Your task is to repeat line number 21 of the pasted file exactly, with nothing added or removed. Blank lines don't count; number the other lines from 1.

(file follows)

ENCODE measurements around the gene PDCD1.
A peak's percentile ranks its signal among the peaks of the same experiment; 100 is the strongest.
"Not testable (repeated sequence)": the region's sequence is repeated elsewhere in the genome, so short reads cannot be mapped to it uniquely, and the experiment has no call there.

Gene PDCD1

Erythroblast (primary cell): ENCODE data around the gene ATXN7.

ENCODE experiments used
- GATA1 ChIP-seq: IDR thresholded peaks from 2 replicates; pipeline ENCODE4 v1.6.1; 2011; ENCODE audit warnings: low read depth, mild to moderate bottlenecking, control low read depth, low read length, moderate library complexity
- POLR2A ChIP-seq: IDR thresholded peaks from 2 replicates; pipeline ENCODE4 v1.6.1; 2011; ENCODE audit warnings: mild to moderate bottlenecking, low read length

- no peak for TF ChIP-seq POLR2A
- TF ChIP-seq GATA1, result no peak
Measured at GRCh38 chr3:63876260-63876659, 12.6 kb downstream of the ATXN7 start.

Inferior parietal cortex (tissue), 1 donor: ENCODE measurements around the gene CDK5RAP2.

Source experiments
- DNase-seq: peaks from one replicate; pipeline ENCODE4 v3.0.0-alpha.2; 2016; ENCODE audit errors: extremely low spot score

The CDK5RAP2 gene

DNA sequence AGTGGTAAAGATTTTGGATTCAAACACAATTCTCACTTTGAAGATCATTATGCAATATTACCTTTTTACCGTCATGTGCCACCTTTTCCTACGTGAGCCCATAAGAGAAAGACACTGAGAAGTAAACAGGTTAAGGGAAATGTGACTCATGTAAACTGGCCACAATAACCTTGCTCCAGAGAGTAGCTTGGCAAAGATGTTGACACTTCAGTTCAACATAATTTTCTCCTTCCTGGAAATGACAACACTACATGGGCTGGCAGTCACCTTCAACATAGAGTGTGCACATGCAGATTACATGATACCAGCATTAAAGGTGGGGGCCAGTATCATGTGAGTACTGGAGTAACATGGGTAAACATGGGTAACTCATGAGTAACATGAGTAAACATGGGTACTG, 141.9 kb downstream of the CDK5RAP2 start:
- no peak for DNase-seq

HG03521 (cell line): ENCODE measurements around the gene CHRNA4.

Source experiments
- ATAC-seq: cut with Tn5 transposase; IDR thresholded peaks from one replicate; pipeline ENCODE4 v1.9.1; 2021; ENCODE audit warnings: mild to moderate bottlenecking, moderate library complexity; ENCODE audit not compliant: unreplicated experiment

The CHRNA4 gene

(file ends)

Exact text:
The CHRNA4 gene